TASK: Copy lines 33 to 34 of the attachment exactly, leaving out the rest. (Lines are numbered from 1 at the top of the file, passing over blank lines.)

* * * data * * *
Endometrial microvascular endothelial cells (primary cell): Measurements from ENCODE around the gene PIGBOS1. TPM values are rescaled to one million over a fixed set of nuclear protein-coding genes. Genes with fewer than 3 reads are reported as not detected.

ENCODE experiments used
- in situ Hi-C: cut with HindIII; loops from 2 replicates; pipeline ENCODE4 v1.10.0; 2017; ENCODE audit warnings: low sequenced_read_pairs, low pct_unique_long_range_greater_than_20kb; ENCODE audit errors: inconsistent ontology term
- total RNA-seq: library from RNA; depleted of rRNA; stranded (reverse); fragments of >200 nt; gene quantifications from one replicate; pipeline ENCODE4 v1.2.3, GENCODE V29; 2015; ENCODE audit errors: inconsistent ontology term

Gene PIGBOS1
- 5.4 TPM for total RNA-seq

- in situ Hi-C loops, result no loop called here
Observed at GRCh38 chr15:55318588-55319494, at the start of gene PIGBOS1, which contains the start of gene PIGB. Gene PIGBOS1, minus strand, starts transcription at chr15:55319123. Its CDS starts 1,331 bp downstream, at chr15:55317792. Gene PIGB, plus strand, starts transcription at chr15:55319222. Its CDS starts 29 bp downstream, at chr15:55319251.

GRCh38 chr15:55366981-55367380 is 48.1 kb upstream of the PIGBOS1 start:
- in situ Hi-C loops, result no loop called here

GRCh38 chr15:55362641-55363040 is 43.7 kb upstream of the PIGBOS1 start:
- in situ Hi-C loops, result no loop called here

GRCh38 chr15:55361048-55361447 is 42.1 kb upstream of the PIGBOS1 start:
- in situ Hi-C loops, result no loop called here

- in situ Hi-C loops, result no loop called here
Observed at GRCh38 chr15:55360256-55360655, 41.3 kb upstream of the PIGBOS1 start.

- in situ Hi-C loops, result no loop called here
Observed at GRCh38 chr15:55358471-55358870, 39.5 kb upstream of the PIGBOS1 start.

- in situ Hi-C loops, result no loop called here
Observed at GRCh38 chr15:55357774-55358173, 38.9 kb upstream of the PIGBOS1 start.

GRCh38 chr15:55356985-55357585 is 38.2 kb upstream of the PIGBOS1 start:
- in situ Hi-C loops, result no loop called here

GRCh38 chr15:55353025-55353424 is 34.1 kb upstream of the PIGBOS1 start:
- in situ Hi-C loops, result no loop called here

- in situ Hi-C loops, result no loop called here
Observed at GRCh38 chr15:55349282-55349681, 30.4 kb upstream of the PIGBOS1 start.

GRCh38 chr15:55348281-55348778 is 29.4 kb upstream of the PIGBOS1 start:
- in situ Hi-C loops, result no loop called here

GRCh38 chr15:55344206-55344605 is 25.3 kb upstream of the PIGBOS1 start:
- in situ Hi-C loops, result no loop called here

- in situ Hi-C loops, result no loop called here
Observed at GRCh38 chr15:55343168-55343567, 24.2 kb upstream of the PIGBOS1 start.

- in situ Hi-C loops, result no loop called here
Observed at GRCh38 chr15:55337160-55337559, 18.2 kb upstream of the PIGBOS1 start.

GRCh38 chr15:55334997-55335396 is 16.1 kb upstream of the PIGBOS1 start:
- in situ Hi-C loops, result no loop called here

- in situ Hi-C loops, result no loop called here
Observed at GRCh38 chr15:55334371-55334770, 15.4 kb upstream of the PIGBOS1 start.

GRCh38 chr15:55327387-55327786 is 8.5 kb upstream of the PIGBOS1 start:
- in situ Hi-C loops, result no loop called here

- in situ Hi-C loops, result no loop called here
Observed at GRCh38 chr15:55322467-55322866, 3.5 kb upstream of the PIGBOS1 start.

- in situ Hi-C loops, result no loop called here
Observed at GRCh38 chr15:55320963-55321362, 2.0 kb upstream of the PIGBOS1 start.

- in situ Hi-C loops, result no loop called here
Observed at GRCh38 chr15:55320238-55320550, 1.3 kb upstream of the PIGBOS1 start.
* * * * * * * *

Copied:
- in situ Hi-C loops, result no loop called here
Observed at GRCh38 chr15:55337160-55337559, 18.2 kb upstream of the PIGBOS1 start.